Institute of Epidemiology & Health Care


Why it’s time to care more about the UK’s young caregivers

12 November 2022

ICLS' Child of our Time blog outlines new research from our centre on the outcomes of young carers and calls for more targeted support.

Young carer

Initial findings from a new ICLS study looking at the prevalence of caregiving among 16-29 year-olds in the UK has prompted calls from the research team for policymakers to provide better services and more targeted support for young carers, many of whom already come from disadvantaged backgrounds.

Writing for ICLS' Child of our Time blog, Giorgio Di Gessa, Anne McMunn, Rebecca Lacey and Baowen Xue say their new work is helping to paint a more comprehensive picture of young carers in the UK in order to show where inequalities may exist or emerge over time between those young people who are in a caring role and those who are not. 

Using information collected by the Understanding Society study the research team has shown that between 2009-2021 around one in ten young people was providing care with many of them (more than half) doing so over a period of years. 

Overall, about 50% of carers spent 0–4 hours per week providing care (the lowest category in the questionnaire); the majority (92%) cared for only one person; the most frequently reported recipients of care were parents (42%) or grandparents (40%). Nearly half the carers (49%) reported this activity for only 1 year, with almost 30% caregiving for 3 or more years.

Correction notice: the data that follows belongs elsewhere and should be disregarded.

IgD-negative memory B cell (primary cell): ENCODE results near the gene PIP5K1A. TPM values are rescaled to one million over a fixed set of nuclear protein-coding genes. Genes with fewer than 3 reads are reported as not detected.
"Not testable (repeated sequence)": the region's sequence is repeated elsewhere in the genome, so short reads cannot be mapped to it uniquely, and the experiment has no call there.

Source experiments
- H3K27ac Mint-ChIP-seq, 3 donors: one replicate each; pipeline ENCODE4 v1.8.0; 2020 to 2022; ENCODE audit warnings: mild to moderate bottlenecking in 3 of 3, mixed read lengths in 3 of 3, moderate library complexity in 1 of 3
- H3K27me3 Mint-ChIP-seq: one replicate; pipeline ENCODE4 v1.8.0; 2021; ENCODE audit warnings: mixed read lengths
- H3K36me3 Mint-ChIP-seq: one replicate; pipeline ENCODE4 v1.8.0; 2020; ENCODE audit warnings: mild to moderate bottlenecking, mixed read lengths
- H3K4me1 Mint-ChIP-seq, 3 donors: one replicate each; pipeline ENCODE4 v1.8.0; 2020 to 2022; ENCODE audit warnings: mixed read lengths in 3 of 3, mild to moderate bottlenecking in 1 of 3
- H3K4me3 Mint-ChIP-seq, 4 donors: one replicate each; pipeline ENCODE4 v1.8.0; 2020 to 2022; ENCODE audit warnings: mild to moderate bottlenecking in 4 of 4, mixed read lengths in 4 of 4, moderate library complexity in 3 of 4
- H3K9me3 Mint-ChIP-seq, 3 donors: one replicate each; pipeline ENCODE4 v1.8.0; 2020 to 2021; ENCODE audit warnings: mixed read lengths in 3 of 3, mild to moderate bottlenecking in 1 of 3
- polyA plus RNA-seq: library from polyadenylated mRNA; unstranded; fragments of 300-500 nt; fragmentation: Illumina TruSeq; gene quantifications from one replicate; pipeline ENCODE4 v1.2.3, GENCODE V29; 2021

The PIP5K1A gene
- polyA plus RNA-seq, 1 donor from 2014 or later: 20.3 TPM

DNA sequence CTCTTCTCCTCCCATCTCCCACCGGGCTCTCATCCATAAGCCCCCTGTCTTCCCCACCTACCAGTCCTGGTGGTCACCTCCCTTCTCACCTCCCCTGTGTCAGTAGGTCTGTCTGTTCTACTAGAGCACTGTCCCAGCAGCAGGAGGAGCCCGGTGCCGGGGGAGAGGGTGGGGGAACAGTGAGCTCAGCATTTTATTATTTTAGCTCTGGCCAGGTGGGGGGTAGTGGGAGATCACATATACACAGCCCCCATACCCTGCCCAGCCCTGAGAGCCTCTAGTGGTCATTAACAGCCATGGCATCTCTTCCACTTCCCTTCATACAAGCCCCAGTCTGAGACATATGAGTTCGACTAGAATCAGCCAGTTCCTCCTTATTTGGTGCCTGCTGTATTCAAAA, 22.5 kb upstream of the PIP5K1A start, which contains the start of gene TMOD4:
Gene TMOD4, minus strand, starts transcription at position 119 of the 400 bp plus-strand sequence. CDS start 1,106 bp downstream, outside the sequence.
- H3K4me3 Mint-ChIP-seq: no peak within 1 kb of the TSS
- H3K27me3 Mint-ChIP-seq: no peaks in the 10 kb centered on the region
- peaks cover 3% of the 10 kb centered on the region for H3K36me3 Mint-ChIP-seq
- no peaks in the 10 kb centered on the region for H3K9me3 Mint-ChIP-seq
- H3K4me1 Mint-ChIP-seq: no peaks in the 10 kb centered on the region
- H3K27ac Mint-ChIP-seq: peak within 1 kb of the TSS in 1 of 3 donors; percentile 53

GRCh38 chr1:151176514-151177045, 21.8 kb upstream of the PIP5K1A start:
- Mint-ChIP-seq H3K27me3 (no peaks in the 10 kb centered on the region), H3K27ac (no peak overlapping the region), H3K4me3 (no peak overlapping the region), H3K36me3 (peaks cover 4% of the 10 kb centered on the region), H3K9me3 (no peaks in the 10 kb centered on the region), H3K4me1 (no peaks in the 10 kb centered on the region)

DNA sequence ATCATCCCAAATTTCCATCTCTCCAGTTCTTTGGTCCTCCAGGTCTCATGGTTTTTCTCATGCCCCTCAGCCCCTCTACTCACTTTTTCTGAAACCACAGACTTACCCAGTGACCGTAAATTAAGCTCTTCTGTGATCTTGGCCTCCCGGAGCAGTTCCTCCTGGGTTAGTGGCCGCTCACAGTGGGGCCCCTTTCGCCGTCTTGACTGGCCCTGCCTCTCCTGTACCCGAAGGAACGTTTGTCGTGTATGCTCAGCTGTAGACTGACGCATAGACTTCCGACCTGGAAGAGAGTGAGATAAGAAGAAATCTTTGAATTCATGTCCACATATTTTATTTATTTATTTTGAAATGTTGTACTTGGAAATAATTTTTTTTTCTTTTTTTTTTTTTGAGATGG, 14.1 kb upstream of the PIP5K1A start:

The findings also draw attention to the increased role of young women as carers. 

ICLS Deputy Director Anne McMunn said:

"Compared with non-carers, the young people in our study came from more disadvantaged backgrounds. They tended to be financially worse off, in less well paid routine or manual jobs, from an ethnic minority and to report poorer health, particularly if they told us they were caring at two or more points across the 10 year period."

Young Adult Carers in the UK—New Evidence from the UK Household Longitudinal Study is research by Giorgio Di Gessa, Baowen Sue, Rebecca Lacey and Anne McMunn and is published in the International Journal of Environmental Research and Public Health.